James Wilson Morrice painting, pêcheurs du dimanche, 1910 - Oil on canvas layed on cardboard

Art Students League of New York (United States)

Founded in 1875 the Art Students League of New York is considered one of the most prestigious institutions for art education in the United States.

The school focuses on traditional art learning, emphasizing basic techniques and skills, while encouraging self-expression and experimentation.

The Art Students League has welcomed a large number of famous artists among its students and teachers, who have influenced American art in significant ways. For example, Georgia O'Keeffe and Jackson Pollock who were pioneers of American modern art. 

Over the years, its tradition of encouraging creativity and experimentation influenced the development of artistic movements such as abstract expressionism as well as the individual styles of many artists. Canadian artists who have attended the school include: Edmund Morris, Philip Surrey, Jack Shadbolt, William Goodridge Roberts, André Charles Biéler and David Milne.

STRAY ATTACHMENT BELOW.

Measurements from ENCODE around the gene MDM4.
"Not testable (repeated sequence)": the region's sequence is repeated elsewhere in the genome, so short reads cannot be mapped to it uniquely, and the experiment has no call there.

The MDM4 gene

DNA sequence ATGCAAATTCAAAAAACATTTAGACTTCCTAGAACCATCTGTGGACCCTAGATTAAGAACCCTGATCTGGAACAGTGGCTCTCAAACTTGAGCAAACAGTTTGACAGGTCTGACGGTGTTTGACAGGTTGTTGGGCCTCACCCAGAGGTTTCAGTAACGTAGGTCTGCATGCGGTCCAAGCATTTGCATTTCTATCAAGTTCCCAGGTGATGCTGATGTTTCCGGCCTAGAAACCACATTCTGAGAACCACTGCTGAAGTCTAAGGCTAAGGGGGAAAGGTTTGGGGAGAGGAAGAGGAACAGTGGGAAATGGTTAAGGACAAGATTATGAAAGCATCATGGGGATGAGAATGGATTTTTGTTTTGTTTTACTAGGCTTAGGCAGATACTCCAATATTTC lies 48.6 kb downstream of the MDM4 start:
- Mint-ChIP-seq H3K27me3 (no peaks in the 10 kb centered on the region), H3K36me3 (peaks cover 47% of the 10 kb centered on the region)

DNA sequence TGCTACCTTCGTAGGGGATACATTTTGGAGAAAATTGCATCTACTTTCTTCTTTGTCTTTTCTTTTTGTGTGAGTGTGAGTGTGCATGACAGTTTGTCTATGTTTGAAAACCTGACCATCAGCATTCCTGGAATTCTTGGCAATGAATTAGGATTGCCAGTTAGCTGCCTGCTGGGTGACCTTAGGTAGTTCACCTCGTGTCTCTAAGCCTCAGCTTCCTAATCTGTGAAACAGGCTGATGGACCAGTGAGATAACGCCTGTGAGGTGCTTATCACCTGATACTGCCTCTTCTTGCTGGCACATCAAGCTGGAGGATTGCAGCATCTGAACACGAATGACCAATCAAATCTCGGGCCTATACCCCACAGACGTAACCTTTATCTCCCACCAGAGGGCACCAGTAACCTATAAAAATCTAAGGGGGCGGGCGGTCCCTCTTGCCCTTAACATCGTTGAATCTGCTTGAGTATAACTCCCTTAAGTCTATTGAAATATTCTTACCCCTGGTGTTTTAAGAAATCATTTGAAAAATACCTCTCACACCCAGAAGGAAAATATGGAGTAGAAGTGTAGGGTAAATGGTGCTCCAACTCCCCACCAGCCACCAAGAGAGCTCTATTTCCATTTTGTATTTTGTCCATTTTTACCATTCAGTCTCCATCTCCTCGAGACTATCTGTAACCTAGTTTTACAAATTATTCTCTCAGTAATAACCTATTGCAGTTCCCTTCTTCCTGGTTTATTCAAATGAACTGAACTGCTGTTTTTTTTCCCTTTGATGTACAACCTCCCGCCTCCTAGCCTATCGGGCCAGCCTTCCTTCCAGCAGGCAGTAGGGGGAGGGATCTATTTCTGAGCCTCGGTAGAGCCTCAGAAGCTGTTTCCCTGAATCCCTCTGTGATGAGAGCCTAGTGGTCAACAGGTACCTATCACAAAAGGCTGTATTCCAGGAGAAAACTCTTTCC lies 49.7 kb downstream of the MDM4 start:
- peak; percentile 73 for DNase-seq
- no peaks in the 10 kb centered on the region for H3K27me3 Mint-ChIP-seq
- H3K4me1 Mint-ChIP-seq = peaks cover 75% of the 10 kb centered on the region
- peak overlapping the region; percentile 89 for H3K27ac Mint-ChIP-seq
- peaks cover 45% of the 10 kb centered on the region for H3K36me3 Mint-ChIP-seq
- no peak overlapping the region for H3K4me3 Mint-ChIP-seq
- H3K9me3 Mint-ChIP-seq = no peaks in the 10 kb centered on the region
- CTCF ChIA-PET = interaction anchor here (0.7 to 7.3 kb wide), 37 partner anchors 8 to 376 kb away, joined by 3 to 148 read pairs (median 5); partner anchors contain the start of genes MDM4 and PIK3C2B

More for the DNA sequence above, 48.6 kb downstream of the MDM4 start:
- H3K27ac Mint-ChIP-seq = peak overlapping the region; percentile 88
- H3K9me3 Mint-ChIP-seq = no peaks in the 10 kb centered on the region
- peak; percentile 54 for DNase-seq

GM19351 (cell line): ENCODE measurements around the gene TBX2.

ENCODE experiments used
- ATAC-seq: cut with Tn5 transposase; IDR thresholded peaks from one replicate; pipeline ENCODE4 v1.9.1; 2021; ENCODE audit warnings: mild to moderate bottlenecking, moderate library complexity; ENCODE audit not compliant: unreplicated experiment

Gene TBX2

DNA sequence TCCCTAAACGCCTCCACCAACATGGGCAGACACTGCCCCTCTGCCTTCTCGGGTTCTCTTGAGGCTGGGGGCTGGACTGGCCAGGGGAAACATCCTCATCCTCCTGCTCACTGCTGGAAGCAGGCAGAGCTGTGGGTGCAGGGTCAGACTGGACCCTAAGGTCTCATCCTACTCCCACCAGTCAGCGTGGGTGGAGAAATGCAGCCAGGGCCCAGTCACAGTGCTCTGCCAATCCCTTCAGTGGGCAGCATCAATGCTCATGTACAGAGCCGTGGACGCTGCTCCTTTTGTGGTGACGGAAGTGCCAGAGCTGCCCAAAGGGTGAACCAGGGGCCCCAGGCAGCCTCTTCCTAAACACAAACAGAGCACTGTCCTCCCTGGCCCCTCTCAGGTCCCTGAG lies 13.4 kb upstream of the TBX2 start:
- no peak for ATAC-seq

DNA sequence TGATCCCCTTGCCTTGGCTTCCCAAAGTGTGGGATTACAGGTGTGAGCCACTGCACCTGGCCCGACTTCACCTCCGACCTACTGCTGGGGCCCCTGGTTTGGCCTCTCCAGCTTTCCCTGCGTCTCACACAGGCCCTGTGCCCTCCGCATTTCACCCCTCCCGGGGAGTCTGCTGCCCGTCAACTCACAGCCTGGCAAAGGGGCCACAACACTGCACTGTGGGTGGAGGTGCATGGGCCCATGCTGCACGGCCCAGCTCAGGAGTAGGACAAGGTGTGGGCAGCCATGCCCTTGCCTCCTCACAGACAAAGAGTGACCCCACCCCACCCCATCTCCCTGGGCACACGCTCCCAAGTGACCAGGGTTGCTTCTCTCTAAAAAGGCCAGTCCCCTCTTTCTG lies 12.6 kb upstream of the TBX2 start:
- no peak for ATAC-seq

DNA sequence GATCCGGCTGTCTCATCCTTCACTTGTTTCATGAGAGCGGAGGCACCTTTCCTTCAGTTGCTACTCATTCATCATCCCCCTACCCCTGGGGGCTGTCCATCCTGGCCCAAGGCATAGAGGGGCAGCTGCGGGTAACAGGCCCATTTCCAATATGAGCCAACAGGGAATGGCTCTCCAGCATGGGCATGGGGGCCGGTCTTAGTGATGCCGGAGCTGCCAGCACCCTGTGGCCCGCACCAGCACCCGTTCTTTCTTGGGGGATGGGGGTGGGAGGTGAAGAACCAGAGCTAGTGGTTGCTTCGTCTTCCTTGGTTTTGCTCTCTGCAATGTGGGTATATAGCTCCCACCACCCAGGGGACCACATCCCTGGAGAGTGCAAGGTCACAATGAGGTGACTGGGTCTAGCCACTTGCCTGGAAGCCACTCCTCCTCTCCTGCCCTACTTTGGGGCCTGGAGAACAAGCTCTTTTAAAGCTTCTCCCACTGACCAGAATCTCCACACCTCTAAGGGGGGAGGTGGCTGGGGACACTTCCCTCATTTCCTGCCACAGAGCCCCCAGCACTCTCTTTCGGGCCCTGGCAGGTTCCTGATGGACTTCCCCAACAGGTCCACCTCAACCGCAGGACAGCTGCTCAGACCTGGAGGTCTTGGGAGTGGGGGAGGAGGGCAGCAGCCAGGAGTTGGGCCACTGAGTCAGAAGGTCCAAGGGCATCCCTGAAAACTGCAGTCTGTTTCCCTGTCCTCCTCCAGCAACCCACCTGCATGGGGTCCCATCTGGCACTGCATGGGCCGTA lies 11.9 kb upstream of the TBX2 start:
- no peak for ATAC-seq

William Goodridge Roberts, Still life - Oil on panel

Colarossi Academy (France)

The Académie Colarossi was a private art school located in Paris, France. It was founded in 1870 by the Italian sculptor Filippo Colarossi.

This institution was a less formal alternative to the École des Beaux-Arts in Paris and was highly prized by artists seeking to develop their technique and personal style. It was also one of the few places where women artists could study alongside men, making it a popular destination for international women artists.

Many famous artists attended this school, including painters Paul Gauguin, Camille Claudel and Édouard Vuillard.

The Colarossi Academy offered artists greater freedom of expression and artistic experimentation than the more traditional art schools of that time, thus contributing to the emergence of new artistic currents such as Impressionism and Post-Impressionism.

Many famous Canadian painters have studied at the Académie Colarossi throughout its history, including Marc-Aurel de Foy Suzor-Coté, Frederic Marlett Bell-Smith, Prudence Heward, Jean-Paul Lemieux and many others. These artists were all influenced by the teachings and artistic community of the Colarossi Academy, and helped shape modern Canadian art.

Prudence Heward, Jeune Femme assise - Oil on canvas